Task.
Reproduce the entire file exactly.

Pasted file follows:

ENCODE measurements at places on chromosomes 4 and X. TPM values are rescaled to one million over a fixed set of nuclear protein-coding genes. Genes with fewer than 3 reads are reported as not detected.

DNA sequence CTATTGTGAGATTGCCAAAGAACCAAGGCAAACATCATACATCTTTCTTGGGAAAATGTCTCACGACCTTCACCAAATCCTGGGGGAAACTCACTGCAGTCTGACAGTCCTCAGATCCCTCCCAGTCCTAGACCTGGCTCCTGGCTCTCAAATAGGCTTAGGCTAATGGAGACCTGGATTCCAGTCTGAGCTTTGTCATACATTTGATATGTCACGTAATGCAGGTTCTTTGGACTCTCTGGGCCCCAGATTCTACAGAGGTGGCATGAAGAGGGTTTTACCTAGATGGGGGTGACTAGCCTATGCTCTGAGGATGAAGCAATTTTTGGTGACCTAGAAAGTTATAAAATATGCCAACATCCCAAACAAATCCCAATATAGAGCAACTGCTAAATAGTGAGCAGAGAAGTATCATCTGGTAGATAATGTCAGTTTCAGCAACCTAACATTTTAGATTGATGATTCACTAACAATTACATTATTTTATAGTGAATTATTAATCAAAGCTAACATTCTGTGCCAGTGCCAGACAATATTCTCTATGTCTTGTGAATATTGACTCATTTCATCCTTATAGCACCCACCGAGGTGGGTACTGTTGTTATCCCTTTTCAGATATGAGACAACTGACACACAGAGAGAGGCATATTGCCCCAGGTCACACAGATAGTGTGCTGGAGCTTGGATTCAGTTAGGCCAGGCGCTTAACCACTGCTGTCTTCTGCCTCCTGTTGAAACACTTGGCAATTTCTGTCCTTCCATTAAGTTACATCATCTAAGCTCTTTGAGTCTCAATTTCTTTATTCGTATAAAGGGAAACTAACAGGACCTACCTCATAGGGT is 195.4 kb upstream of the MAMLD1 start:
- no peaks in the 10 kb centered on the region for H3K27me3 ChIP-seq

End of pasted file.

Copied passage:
ENCODE measurements at places on chromosomes 4 and X. TPM values are rescaled to one million over a fixed set of nuclear protein-coding genes. Genes with fewer than 3 reads are reported as not detected.

DNA sequence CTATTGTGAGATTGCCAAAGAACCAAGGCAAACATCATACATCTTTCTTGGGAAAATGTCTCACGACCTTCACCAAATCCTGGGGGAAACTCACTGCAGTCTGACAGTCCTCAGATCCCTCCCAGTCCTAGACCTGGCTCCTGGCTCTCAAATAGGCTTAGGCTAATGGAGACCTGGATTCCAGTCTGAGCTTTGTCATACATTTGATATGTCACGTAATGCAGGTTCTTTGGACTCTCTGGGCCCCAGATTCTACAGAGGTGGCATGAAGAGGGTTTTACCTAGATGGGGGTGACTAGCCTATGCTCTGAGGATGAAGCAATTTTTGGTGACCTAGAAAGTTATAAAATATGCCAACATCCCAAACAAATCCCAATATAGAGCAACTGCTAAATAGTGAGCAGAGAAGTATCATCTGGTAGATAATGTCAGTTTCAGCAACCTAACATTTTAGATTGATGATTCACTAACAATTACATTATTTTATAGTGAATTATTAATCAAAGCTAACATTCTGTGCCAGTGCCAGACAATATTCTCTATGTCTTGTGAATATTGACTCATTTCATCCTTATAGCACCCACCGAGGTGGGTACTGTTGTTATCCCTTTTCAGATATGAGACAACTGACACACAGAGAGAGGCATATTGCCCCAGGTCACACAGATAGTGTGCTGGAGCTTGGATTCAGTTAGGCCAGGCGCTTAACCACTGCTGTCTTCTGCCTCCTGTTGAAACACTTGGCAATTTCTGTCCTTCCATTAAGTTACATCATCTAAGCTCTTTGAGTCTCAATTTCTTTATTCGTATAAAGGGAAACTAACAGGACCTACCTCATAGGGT is 195.4 kb upstream of the MAMLD1 start:
- no peaks in the 10 kb centered on the region for H3K27me3 ChIP-seq